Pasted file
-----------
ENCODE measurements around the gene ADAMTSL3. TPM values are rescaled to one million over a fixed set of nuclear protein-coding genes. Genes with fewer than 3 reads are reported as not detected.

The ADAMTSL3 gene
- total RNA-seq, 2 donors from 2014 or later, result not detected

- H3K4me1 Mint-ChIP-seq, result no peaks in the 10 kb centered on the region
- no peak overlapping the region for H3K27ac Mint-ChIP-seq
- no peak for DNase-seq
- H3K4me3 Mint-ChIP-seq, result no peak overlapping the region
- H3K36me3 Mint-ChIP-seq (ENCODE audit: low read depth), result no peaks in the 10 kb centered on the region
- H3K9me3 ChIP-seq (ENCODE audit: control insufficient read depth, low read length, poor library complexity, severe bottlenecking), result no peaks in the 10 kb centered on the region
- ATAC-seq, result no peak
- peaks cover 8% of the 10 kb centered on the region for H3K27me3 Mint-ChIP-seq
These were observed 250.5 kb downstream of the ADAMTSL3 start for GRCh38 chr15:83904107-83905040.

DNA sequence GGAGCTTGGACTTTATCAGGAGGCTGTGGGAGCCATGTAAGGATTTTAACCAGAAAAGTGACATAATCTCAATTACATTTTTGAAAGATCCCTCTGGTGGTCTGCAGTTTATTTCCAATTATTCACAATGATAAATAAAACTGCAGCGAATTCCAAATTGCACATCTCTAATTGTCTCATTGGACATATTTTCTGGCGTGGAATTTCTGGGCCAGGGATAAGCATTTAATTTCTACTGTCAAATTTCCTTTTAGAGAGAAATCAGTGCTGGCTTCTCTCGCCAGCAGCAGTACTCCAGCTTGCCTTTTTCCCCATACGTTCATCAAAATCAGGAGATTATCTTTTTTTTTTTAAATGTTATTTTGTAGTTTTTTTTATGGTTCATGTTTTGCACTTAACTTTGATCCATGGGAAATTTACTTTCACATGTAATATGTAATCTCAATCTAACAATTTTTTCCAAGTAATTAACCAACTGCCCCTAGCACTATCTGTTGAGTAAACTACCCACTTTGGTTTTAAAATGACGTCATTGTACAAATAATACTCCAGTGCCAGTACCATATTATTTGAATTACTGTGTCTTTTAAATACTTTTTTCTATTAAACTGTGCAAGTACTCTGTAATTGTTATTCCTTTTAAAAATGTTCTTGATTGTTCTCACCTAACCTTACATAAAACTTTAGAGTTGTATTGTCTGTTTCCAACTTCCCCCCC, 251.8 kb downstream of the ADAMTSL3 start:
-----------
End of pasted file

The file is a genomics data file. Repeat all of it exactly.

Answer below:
ENCODE measurements around the gene ADAMTSL3. TPM values are rescaled to one million over a fixed set of nuclear protein-coding genes. Genes with fewer than 3 reads are reported as not detected.

The ADAMTSL3 gene
- total RNA-seq, 2 donors from 2014 or later, result not detected

- H3K4me1 Mint-ChIP-seq, result no peaks in the 10 kb centered on the region
- no peak overlapping the region for H3K27ac Mint-ChIP-seq
- no peak for DNase-seq
- H3K4me3 Mint-ChIP-seq, result no peak overlapping the region
- H3K36me3 Mint-ChIP-seq (ENCODE audit: low read depth), result no peaks in the 10 kb centered on the region
- H3K9me3 ChIP-seq (ENCODE audit: control insufficient read depth, low read length, poor library complexity, severe bottlenecking), result no peaks in the 10 kb centered on the region
- ATAC-seq, result no peak
- peaks cover 8% of the 10 kb centered on the region for H3K27me3 Mint-ChIP-seq
These were observed 250.5 kb downstream of the ADAMTSL3 start for GRCh38 chr15:83904107-83905040.

DNA sequence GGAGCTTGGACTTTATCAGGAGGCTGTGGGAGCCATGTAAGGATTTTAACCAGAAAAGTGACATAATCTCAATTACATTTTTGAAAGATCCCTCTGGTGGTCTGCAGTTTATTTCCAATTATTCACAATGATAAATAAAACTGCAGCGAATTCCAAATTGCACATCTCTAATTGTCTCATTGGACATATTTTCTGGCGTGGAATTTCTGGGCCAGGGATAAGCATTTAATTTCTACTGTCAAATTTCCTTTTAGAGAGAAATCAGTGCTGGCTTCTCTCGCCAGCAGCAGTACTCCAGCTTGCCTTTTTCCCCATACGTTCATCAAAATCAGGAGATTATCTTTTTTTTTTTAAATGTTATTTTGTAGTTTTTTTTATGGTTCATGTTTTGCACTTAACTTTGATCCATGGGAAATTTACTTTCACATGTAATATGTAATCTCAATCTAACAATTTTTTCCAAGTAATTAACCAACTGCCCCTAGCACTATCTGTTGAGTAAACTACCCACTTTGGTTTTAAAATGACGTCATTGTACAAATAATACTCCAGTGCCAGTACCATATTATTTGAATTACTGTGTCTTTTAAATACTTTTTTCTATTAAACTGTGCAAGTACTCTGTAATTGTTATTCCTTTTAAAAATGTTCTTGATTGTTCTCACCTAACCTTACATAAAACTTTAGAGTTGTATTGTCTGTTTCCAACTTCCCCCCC, 251.8 kb downstream of the ADAMTSL3 start: